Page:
How local is your local beer? What about your local whiskey? Maybe it was produced nearby — but did its ingredients come from near, or far? Probably far. But Sugar Creek Malt Co., a malthouse in Lebanon, Indiana, is starting to change that.
Sugar Creek malts grains that were grown within 200 miles for use in beer and whiskey. Owner Caleb Michalke is reviving a part of the "drink local" movement that has been dead in Indiana since Prohibition.
Cardinal Spirits was Sugar Creek's first distillery customer. Sugar Creek supplies malted barley for our White Oak Whiskey, which is unaged. That malt is cooked, fermented and distilled on-site at the distillery, resulting in one of the most easy-drinking and flavorful unaged whiskeys we've ever tasted.
Let's learn more about Sugar Creek from Caleb:
CARDINAL: What happens at a malthouse, anyway?
CALEB: We bring in barley, wheat and rye, and whatever grain a brewer or distiller needs. We get it wet, let it germinate, dry it and toast it to get different flavors in the end product. Grain coming straight out of the field is just starch, so we have to germinate it to produce enzymes that break down into sugars.
Where does the grain that you malt come from?
We're trying to keep all the grain this year within a 200-mile radius of the malthouse, which is in Lebanon, Indiana. Then we can really monitor what's going on and know how it's grown, and we're not trucking grain in from Montana or Canada. We've made relationships with a handful of farmers who are wanting to try something different. A lot of the farmers I have growing for me are doing 10 or 20 acres, and some are doing 50 acres.
How did you get into malting?
I grew up on a farm just a mile away from where the malthouse is now. I went to college for agriculture, and wanted to do developmental agriculture, going into third world countries. I tried to do that for a little while, but I really couldn't find a steady income.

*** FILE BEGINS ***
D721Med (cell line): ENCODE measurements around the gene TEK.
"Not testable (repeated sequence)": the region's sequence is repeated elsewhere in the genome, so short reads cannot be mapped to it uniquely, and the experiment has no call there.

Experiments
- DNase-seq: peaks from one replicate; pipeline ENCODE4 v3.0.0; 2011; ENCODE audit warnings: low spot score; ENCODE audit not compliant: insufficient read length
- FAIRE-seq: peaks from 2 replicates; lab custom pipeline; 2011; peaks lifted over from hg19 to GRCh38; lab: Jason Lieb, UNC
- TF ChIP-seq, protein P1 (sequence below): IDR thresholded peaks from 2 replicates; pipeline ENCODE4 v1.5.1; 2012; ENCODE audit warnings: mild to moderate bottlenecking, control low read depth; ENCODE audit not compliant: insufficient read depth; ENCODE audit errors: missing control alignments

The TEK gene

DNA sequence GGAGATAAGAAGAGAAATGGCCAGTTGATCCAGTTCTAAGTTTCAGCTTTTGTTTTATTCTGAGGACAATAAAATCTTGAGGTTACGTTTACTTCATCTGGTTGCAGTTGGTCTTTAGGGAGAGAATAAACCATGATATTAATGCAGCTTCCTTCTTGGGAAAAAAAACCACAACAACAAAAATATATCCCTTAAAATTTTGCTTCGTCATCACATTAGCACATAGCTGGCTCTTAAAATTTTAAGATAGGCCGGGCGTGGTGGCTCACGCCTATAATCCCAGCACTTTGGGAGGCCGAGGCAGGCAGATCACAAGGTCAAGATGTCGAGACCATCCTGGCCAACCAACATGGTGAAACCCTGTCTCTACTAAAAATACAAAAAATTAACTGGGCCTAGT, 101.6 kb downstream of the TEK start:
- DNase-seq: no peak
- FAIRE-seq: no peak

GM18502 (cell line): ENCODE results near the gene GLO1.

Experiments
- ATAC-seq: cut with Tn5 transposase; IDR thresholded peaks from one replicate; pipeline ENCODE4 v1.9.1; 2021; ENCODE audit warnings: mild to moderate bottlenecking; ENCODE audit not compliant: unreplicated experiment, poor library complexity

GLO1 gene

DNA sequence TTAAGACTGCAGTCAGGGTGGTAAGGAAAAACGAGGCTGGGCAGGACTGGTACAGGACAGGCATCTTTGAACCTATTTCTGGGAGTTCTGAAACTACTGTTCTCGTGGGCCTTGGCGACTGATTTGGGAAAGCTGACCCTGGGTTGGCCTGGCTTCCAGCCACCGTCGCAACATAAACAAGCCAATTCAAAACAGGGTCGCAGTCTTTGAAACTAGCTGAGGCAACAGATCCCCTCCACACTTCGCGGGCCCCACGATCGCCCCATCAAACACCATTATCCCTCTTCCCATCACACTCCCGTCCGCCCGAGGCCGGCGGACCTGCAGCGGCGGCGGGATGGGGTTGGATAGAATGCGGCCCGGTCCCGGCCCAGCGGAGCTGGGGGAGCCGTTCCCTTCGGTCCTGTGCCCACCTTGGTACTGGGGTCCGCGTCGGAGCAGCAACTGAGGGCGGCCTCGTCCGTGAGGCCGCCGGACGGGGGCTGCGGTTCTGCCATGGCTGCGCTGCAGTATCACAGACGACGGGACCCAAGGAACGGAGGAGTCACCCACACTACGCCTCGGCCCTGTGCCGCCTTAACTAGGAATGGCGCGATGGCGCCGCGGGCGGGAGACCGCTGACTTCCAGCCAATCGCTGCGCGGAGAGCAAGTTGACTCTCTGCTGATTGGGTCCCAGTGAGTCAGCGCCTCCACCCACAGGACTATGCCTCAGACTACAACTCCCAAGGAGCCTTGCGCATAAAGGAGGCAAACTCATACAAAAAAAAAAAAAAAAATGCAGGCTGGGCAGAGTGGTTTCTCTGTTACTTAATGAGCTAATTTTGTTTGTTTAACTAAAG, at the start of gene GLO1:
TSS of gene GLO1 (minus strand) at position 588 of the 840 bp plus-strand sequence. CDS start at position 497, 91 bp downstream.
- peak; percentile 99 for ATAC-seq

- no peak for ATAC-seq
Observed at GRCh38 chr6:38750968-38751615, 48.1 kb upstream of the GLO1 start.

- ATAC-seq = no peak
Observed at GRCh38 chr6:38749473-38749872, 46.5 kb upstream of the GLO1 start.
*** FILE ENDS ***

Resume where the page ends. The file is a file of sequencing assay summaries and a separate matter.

I wanted to get into the brewing /distilling industry but didn't want to open a brewery — I wanted to stay on the ag side of it. Nobody was really doing this.
All the barley research and breeding has been done for North Dakota, Montana and Canada so there really hasn't been any barley breeding in Indiana.
Now that we're up and going, we have 11 farmers growing for us and now there's a market for barley to be grown again (in the Midwest).
What's your family's farm like?
It's a hog and grain operation. We've always grown corn and soybeans. We really did not do small grains until last year when we experimented with barley. It's a new venture for everyone.
What's the advantage of malting on a small scale?
If you get a bag of grain from me, I can tell you exactly what farm it came from. When you get it from North Dakota, it's from many farms all mixed in. We're doing 2-ton batches. When I was up in Canada (to take a malting course), we were doing 200-ton batches. We are very small. Just like with craft brewing and distilling, we can play around with different flavors.
What can you tell us about the barley for Cardinal's White Oak Whiskey?
It's a six-row barley — Thoroughbred is the name, bred from a French and US variety. It was grown in Kentucky, then malted here.
Cardinal is going to be getting some rye soon. The rye we have this year was grown on my family farm. It's called Aroostook, and it's an heirloom variety from the New England area with a spicy rye flavor. We're really excited about getting that out into some beer and rye whiskey.
What's next for you?
We're planning on doing a Kickstarter to build a smokehouse. I think that's going to be a really unique feature. We've got all kinds of wood — pear, peach, apple, pecan and lilac — and we're going to do a whole line of custom-smoked batches. At the same time we're building a roasting drum that'll let us do chocolate malt to make porters and stouts.
I'm hoping to get to a million pounds of malt — I'd like to sell that in a year. That'll allow us to supply a lot of breweries with a year-round local beer, instead of just doing a harvest beer.